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Old 10-04-2006, 02:33 AM
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Phil Maturano Phil Maturano is offline
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Default Re: Phil Maturano here!

Quote:
Originally Posted by jazzsnob
Phil- A lot of young(and talented no doubt, but misguided) drummers these days seem to memorize as many fancy sounding afro-cuban indepenence excercises as they can, and tons of kids have learned left foot clave for no reason other than"it's hard and impressive. " But none of these kids feel right. Any suggested listening and play-along material as far as getting the time feel and the attitude right? I know that my samba, bossa and mambo feels all need work and I don't have a lot of good records with those rhythms on them. The main album I play along to for this stuff is Cal Tjader's "Monterey Concerts" and it has some amazing bell playing from Willie Bobo, but that's about it. Any other suggestions would be much appreciated.
Hi Jazzsnob. Yes you are right. As long as they are messing around with Latin, it’s cool I guess. It’s a huge jump from playing a few patterns and learning a few beats with left foot clave, to actually getting to the point where you’re able to function in the music. Let alone solo over the clave. Part of the problem is that the way people are taught to play this music is generally flawed. There is also the problem that many of the players of this music dont understand the "western" players needs. There are many books and videos that show u patterns. But patterns alone will never get you to where you need to go. To really develop a proper feel and vocabulary especially in Afro-Cuban music, you have to get into the world of African music. The African language, an extremely deep and generally mysterious world is what’s missing in almost every Western drummers vocabulary that I hear. For the Western drummer this is a particularly difficult problem, since there is a great lack of teachers that show you how to do this. Now … I don’t want to turn this into a self promotion, but I have not seen any method that shows Drumset players how to obtain this beautiful feel, other than Efrain Toro’s and my own. Sorry, I hate to say that because it does sound like self-promotion, but it’s true. No amount of independence exercises are going to give you the phrasing necessary to sound authentic and play in clave. Beats and patterns are never ending, and also do not provide the tools to develop the necessary language. I finally realized this myself when certain key people finally took interest in my genuine struggle to learn and hipped me to this fact. I am myself a westernized player so I’m very aware of the struggle.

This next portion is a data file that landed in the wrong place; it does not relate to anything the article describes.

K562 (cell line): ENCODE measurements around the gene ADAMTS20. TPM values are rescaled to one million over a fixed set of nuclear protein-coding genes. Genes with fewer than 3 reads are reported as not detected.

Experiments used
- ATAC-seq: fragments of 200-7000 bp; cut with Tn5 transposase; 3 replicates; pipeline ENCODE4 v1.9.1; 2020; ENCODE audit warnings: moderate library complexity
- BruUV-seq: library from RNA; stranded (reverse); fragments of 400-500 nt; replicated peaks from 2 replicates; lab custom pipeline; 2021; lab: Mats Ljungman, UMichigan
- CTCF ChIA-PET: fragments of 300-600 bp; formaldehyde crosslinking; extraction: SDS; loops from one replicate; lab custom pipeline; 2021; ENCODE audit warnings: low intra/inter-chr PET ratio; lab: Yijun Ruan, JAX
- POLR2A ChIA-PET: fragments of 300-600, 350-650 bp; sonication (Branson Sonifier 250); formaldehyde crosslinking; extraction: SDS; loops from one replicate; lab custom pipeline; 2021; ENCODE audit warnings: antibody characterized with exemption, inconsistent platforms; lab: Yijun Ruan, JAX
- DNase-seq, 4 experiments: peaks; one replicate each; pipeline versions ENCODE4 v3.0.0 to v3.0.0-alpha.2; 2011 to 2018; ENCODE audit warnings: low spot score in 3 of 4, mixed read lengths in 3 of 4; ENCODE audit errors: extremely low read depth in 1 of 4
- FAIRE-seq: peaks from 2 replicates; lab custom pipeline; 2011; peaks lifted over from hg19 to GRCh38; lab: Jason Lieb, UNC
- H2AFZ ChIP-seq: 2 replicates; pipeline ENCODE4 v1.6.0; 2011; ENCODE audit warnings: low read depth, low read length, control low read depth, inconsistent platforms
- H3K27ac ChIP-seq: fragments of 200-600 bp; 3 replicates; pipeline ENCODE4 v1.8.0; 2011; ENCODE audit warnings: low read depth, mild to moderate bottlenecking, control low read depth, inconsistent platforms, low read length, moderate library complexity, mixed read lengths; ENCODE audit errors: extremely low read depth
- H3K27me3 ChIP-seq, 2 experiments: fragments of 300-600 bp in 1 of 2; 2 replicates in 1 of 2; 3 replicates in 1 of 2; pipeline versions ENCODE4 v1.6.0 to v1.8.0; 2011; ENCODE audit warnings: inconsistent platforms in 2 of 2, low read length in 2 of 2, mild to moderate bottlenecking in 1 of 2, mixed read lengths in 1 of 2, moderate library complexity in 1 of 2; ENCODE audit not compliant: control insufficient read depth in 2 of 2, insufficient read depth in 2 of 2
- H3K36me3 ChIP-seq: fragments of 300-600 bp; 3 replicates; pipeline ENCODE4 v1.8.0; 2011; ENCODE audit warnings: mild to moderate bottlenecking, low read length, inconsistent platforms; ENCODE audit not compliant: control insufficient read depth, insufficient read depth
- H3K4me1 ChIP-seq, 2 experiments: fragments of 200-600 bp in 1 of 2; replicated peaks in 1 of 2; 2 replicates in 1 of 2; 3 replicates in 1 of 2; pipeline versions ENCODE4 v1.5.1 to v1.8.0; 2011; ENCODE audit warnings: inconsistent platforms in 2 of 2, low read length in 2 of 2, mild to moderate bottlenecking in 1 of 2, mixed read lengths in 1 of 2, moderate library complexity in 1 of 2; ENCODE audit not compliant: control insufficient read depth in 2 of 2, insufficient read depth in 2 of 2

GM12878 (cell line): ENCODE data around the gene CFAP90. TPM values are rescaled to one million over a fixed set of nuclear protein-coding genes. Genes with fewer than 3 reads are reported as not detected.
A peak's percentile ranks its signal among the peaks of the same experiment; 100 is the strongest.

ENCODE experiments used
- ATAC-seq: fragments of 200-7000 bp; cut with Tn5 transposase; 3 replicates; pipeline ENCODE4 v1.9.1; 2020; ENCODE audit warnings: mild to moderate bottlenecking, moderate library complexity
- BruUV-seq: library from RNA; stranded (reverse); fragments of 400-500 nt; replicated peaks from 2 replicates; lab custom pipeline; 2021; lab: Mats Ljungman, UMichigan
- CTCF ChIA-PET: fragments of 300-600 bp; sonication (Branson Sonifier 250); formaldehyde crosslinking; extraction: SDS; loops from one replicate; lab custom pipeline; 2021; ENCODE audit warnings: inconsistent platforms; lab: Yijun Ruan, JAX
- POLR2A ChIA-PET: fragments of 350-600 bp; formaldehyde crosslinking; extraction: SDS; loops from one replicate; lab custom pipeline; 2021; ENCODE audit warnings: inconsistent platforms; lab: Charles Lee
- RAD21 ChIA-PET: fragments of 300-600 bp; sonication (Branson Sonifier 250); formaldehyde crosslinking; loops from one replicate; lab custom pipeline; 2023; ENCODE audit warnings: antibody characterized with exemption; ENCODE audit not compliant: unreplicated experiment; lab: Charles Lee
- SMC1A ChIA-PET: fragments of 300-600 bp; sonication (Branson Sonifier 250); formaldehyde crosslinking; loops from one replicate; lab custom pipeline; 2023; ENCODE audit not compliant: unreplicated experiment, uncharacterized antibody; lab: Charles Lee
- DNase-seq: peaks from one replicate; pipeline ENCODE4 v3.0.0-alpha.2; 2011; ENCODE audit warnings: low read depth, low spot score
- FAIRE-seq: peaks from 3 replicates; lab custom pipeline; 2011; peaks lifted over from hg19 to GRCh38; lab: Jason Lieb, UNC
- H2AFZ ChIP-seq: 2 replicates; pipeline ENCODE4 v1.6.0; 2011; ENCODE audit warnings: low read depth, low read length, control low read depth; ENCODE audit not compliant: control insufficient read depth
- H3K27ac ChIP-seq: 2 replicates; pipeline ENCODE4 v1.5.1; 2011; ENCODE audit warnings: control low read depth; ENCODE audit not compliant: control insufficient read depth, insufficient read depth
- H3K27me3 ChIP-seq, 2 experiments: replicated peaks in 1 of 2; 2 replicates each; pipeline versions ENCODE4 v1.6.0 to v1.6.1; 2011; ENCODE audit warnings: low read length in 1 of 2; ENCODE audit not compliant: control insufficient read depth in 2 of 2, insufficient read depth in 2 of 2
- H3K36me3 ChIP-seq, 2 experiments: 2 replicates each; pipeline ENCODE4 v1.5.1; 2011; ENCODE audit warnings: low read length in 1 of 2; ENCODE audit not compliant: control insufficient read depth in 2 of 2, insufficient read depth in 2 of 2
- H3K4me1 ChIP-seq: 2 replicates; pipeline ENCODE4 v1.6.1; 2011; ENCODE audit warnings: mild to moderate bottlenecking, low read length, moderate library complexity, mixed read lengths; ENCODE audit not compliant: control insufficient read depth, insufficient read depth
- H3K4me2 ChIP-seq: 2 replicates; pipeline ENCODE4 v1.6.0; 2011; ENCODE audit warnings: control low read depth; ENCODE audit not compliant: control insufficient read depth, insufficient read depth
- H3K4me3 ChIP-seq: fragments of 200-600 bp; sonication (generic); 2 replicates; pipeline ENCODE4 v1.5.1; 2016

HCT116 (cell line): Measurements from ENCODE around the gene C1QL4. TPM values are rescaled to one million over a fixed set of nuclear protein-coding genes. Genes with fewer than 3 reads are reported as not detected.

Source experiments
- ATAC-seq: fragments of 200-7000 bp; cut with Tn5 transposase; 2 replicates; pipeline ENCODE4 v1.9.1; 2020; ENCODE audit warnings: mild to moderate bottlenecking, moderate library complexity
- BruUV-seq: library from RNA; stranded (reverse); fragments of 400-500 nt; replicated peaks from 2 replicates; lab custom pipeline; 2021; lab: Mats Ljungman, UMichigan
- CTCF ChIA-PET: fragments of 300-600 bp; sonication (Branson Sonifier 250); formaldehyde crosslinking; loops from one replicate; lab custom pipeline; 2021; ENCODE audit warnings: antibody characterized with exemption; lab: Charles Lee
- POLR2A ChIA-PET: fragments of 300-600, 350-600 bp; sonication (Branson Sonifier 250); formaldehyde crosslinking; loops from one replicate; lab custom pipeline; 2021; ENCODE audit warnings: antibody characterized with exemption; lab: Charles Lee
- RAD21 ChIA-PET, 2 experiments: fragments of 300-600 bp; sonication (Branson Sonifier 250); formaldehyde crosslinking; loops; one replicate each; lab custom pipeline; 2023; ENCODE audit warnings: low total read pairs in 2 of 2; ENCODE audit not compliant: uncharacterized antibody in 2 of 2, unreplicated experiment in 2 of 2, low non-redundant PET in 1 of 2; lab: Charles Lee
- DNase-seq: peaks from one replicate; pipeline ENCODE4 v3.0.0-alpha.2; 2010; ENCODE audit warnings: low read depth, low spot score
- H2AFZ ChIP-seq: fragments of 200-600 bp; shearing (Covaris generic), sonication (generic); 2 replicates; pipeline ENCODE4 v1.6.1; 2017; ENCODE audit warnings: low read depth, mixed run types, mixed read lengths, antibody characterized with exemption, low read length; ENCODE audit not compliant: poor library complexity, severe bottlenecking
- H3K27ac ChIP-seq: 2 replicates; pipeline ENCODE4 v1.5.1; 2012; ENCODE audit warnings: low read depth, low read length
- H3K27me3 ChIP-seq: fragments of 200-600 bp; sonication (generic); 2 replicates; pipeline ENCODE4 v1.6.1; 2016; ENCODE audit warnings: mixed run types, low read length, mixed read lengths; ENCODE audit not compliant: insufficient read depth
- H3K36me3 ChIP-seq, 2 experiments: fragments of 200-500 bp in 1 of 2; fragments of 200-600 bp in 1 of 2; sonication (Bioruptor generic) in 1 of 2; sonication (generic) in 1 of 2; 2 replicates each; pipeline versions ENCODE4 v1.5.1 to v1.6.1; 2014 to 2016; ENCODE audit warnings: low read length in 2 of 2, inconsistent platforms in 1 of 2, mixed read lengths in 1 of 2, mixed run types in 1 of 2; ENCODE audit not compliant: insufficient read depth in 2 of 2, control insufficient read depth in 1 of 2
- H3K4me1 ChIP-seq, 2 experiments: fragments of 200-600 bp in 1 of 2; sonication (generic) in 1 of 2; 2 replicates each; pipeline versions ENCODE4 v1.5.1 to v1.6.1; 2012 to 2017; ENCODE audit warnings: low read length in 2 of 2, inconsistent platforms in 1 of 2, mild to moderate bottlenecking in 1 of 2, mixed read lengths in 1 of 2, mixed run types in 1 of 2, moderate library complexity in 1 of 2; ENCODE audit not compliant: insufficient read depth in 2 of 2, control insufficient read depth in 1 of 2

What I am going to do is post the central theory of my RTS method for you here in the hopes that people might really get a chance to learn the concepts that changed my life in Latin drumming. You can also go to myspace site, or my website and watch a clip from my DVD called RTS- The secret language.
Here is the RTS clip
http://www.youtube.com/watch?v=rE-24OG83Ms
Also I created a youtube site...http://www.youtube.com/philmaturanodrums where there are lots of clips from my DVD. Hope you enjoy and i hope it was helpful....and thank you for asking.

Another issue is listening to music. The first thing i suggest to everyone is to start listening to BATA music. Also to get every recording by Muñequitos de Matanza. Of course...the problem is, without a method for absorbing this vocabulary...you will be sitting there for years wondering..."what the heck are those guys playing?' hahaha...that happened to me as well so ...You have to know "how to listen" and "what to listen for"

Many warm regards
Phil M.

PS Attached to this post is the RTS theory written out. In PDF form. It is from an article i wrote for Drummer magazine in the UK. You can also find more extensive info on that in my book "latin soloing for the drumset"
Attached Images
File Type: pdf 106-107.Phil Maturano.pdf (487.8 KB, 593 views)
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Last edited by Phil Maturano; 10-04-2006 at 05:33 AM.
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